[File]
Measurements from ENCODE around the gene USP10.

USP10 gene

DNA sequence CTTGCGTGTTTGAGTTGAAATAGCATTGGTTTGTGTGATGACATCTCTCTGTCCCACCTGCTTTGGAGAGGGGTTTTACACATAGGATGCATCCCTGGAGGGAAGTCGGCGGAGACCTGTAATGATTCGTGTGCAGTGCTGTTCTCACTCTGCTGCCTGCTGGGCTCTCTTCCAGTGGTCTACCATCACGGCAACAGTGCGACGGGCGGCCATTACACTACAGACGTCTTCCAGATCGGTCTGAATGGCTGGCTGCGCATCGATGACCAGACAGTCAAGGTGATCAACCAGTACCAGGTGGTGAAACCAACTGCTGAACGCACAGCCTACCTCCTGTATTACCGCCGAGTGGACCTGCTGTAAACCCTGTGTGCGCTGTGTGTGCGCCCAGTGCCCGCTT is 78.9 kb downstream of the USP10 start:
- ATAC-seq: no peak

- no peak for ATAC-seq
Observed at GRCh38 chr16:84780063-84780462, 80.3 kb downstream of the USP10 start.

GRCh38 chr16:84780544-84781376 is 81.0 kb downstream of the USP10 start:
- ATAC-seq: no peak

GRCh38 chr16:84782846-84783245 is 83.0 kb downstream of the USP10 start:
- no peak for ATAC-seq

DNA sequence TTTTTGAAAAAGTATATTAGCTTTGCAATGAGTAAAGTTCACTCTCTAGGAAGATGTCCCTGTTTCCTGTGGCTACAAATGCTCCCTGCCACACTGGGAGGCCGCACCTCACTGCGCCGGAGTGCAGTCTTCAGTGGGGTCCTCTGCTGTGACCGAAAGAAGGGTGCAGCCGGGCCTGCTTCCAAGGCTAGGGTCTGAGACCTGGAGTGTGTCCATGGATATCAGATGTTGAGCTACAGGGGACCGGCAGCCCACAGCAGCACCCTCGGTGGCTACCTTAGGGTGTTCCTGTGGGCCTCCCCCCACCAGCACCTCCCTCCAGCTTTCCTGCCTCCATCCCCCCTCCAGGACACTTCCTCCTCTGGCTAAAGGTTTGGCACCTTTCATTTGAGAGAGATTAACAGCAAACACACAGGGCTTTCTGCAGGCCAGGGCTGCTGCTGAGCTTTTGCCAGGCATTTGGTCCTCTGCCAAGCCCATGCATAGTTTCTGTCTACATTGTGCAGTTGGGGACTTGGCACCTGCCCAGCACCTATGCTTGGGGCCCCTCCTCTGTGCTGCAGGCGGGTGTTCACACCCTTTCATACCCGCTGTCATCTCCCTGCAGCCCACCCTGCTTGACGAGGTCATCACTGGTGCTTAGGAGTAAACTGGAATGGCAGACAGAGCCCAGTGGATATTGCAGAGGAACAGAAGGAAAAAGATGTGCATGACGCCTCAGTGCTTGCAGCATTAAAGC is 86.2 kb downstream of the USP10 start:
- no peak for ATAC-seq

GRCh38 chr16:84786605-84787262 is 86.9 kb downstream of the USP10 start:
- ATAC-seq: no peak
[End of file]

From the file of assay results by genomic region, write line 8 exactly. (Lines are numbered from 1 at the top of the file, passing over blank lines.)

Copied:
- ATAC-seq: no peak